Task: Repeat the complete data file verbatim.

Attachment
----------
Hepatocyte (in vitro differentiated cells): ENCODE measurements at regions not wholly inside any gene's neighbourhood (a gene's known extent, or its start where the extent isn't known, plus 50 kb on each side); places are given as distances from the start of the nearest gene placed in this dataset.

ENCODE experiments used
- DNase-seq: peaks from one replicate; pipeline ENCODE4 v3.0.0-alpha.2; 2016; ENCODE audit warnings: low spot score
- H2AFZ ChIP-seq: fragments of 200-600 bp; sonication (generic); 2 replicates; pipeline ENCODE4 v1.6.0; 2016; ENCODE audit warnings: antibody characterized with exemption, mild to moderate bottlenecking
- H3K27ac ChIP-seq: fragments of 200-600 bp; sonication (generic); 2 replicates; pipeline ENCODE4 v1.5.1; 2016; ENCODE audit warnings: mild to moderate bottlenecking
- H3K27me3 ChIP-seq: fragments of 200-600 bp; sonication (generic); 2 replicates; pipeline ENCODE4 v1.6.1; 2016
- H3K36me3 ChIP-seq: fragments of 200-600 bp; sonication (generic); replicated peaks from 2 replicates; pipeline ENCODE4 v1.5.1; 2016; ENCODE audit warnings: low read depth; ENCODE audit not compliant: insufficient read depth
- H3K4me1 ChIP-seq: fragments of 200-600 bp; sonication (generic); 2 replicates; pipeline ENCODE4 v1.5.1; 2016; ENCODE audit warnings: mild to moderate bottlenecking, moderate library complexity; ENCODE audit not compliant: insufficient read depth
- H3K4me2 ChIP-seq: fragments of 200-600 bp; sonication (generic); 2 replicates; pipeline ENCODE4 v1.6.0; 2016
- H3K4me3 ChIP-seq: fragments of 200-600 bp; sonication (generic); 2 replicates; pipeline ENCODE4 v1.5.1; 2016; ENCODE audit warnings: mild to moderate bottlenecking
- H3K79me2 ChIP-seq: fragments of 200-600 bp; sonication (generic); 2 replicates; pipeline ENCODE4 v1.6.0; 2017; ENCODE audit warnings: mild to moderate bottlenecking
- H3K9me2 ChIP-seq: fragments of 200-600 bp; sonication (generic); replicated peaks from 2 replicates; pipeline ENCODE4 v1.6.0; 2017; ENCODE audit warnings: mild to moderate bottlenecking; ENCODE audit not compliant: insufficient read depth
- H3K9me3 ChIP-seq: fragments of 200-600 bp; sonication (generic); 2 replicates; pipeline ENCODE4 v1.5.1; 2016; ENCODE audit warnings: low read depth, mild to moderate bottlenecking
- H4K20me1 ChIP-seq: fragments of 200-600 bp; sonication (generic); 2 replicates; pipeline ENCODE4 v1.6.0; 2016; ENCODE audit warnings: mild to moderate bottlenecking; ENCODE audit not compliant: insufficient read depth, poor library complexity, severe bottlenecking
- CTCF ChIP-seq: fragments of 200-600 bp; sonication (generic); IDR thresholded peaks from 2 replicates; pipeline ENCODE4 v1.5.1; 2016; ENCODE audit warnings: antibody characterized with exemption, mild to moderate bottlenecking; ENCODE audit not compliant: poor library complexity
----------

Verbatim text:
Hepatocyte (in vitro differentiated cells): ENCODE measurements at regions not wholly inside any gene's neighbourhood (a gene's known extent, or its start where the extent isn't known, plus 50 kb on each side); places are given as distances from the start of the nearest gene placed in this dataset.

ENCODE experiments used
- DNase-seq: peaks from one replicate; pipeline ENCODE4 v3.0.0-alpha.2; 2016; ENCODE audit warnings: low spot score
- H2AFZ ChIP-seq: fragments of 200-600 bp; sonication (generic); 2 replicates; pipeline ENCODE4 v1.6.0; 2016; ENCODE audit warnings: antibody characterized with exemption, mild to moderate bottlenecking
- H3K27ac ChIP-seq: fragments of 200-600 bp; sonication (generic); 2 replicates; pipeline ENCODE4 v1.5.1; 2016; ENCODE audit warnings: mild to moderate bottlenecking
- H3K27me3 ChIP-seq: fragments of 200-600 bp; sonication (generic); 2 replicates; pipeline ENCODE4 v1.6.1; 2016
- H3K36me3 ChIP-seq: fragments of 200-600 bp; sonication (generic); replicated peaks from 2 replicates; pipeline ENCODE4 v1.5.1; 2016; ENCODE audit warnings: low read depth; ENCODE audit not compliant: insufficient read depth
- H3K4me1 ChIP-seq: fragments of 200-600 bp; sonication (generic); 2 replicates; pipeline ENCODE4 v1.5.1; 2016; ENCODE audit warnings: mild to moderate bottlenecking, moderate library complexity; ENCODE audit not compliant: insufficient read depth
- H3K4me2 ChIP-seq: fragments of 200-600 bp; sonication (generic); 2 replicates; pipeline ENCODE4 v1.6.0; 2016
- H3K4me3 ChIP-seq: fragments of 200-600 bp; sonication (generic); 2 replicates; pipeline ENCODE4 v1.5.1; 2016; ENCODE audit warnings: mild to moderate bottlenecking
- H3K79me2 ChIP-seq: fragments of 200-600 bp; sonication (generic); 2 replicates; pipeline ENCODE4 v1.6.0; 2017; ENCODE audit warnings: mild to moderate bottlenecking
- H3K9me2 ChIP-seq: fragments of 200-600 bp; sonication (generic); replicated peaks from 2 replicates; pipeline ENCODE4 v1.6.0; 2017; ENCODE audit warnings: mild to moderate bottlenecking; ENCODE audit not compliant: insufficient read depth
- H3K9me3 ChIP-seq: fragments of 200-600 bp; sonication (generic); 2 replicates; pipeline ENCODE4 v1.5.1; 2016; ENCODE audit warnings: low read depth, mild to moderate bottlenecking
- H4K20me1 ChIP-seq: fragments of 200-600 bp; sonication (generic); 2 replicates; pipeline ENCODE4 v1.6.0; 2016; ENCODE audit warnings: mild to moderate bottlenecking; ENCODE audit not compliant: insufficient read depth, poor library complexity, severe bottlenecking
- CTCF ChIP-seq: fragments of 200-600 bp; sonication (generic); IDR thresholded peaks from 2 replicates; pipeline ENCODE4 v1.5.1; 2016; ENCODE audit warnings: antibody characterized with exemption, mild to moderate bottlenecking; ENCODE audit not compliant: poor library complexity